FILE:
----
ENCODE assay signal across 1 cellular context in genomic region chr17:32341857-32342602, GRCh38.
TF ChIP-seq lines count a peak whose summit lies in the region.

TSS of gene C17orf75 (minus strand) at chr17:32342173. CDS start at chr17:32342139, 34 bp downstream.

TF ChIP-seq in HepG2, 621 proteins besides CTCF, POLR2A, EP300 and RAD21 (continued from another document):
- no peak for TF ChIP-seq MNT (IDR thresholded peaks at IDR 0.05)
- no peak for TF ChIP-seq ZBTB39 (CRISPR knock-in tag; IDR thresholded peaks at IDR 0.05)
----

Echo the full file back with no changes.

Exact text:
ENCODE assay signal across 1 cellular context in genomic region chr17:32341857-32342602, GRCh38.
TF ChIP-seq lines count a peak whose summit lies in the region.

TSS of gene C17orf75 (minus strand) at chr17:32342173. CDS start at chr17:32342139, 34 bp downstream.

TF ChIP-seq in HepG2, 621 proteins besides CTCF, POLR2A, EP300 and RAD21 (continued from another document):
- no peak for TF ChIP-seq MNT (IDR thresholded peaks at IDR 0.05)
- no peak for TF ChIP-seq ZBTB39 (CRISPR knock-in tag; IDR thresholded peaks at IDR 0.05)